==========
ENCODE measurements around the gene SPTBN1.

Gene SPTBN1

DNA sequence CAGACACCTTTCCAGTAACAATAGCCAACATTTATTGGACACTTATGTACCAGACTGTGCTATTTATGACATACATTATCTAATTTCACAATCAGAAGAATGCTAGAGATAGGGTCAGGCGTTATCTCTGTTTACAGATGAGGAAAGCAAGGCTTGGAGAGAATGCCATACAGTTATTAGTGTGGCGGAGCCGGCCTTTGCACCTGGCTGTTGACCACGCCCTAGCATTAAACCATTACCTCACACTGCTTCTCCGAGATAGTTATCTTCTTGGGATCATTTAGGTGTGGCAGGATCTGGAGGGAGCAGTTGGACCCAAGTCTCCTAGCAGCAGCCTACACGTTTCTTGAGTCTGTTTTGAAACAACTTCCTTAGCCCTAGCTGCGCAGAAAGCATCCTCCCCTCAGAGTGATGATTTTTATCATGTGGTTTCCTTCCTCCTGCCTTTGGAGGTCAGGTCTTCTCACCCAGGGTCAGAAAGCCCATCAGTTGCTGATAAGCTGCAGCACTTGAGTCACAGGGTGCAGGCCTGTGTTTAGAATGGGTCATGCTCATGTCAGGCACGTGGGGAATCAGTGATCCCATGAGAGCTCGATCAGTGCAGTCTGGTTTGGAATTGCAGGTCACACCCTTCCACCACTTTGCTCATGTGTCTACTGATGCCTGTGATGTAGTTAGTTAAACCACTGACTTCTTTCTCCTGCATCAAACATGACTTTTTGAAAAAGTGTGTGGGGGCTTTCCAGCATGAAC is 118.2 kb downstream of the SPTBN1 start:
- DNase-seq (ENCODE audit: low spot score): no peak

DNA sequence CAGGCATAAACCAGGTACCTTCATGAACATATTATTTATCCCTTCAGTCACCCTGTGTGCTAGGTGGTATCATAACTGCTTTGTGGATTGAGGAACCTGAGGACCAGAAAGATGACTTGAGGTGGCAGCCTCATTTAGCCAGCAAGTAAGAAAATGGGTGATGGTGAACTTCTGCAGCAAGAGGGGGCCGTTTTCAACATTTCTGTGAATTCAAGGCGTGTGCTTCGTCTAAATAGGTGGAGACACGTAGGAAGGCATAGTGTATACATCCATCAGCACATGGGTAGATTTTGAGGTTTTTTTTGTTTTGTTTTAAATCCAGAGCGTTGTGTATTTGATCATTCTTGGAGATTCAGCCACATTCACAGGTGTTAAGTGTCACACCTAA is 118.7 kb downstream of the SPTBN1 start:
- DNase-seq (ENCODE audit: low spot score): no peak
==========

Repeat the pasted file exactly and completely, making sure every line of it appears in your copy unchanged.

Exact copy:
ENCODE measurements around the gene SPTBN1.

Gene SPTBN1

DNA sequence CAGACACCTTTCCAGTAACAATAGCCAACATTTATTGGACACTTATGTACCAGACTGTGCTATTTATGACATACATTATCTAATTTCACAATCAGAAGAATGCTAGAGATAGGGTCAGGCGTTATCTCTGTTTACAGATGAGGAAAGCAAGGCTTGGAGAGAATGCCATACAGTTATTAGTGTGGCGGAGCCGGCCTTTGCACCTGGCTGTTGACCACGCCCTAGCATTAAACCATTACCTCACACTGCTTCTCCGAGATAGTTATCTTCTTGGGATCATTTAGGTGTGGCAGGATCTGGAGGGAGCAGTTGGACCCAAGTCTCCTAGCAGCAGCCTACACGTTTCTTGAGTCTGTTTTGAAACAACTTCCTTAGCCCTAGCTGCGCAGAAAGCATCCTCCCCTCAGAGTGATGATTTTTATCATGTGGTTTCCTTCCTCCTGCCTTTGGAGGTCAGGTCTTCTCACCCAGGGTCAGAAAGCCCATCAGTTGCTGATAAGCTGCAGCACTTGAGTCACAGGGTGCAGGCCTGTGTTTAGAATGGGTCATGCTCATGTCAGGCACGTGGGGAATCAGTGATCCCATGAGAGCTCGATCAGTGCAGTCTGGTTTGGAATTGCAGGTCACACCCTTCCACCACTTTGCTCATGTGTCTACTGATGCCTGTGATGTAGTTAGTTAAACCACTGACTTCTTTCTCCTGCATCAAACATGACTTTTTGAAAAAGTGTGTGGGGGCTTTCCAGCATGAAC is 118.2 kb downstream of the SPTBN1 start:
- DNase-seq (ENCODE audit: low spot score): no peak

DNA sequence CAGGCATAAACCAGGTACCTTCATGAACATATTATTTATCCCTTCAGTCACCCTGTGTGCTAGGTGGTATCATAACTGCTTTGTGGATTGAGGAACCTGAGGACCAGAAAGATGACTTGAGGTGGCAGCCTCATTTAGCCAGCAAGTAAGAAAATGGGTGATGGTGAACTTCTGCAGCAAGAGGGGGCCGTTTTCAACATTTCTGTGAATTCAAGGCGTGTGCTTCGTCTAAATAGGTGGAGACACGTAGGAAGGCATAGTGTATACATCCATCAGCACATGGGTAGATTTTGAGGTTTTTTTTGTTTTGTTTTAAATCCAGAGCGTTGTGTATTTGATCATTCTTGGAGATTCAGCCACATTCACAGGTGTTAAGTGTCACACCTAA is 118.7 kb downstream of the SPTBN1 start:
- DNase-seq (ENCODE audit: low spot score): no peak